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the hole in your heart/the smile on your face

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It's coming up on midnight, and there's a knock on her bedroom door. It's quiet, just a little tap of knuckles against wood, so she gives it the benefit of the doubt and doesn't move until she hears it again, a little louder this time.

 

"Yes?" She says, sitting up from where she'd been laying in bed, pausing the audio book that her attention is fast fading for.

 

"Dea," Gwynplaine whispers, as the door cracks open. "It's me."

 

She's about to ask what he's doing up, it's late, and shouldn't he be asleep, he's got work in the morning, but then again, she'd been half-listening to Dan Stevens reading Frankenstein, her mind wandering, and not anywhere near asleep either (despite knowing she has a morning lecture, so it would probably seem terribly hypocritical of her.) Instead:

 

"Who's me?" she replies, teasingly.

 

There's a huff of almost-laughter. "It's Gwyn," he says. "Can I come in?"

 

"Of course you can," says Dea, and then the door creaks open a little further, a little louder. Gwyn cringes and mutters an apology, and then after a moment there's another creak and a soft click as he steps into the room, shutting the door behind him.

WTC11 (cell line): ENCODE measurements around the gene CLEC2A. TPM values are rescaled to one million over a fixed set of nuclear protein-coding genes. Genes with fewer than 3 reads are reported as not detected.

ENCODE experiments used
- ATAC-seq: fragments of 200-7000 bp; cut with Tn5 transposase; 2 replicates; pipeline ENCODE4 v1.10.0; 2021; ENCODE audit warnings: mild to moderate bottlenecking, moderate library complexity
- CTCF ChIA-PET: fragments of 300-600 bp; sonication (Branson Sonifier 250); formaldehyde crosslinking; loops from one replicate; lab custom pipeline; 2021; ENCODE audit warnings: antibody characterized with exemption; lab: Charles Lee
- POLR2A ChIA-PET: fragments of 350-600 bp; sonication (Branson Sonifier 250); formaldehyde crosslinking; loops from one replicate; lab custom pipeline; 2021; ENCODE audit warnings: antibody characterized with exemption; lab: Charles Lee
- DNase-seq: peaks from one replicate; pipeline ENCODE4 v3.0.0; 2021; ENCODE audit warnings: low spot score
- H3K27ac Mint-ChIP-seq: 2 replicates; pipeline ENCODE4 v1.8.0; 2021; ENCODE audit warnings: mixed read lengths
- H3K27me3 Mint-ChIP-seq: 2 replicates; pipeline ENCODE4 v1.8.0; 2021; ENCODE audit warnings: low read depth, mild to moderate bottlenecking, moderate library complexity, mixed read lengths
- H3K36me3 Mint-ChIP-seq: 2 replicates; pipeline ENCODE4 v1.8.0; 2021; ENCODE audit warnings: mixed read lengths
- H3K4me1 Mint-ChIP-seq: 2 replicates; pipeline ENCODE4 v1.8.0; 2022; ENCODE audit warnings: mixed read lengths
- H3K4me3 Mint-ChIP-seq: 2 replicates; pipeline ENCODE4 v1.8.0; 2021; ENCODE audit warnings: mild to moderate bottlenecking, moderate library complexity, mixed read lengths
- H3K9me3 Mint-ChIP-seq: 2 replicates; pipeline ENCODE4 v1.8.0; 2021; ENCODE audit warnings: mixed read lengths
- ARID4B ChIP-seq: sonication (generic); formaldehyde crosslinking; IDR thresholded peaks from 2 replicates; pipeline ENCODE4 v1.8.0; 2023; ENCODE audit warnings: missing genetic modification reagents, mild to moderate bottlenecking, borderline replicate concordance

"What's going on?" Dea asks, after a few moments where he doesn't say anything.

 

"Nothing," Gwyn says, hurriedly, like he's snapped out of a trance. "Nothing. I've just been thinking."

 

A knowing smile spreads across Dea's lips. "Hmm, that's dangerous."

 

Gwyn hums, and Dea hears him step closer. He takes a seat on the floor by her bed, and after a moment's hesitation reaches for Dea's hand.

 

"Gwyn, oh my god!" She cries, snatching her hand back. "Your hand is freezing!"

 

Gwyn grimaces and apologises again, pulling his hands back, and shoving them indelicately into his armpits.

 

"I was outside," he says, simply. "I thought it was gonna clear my head."

 

Dea frowns and reaches back out, feeling around 'til she finds the freezing cold arm attached to that freezing cold hand, and realises it joins up to a shivering shoulder and a shivering chest.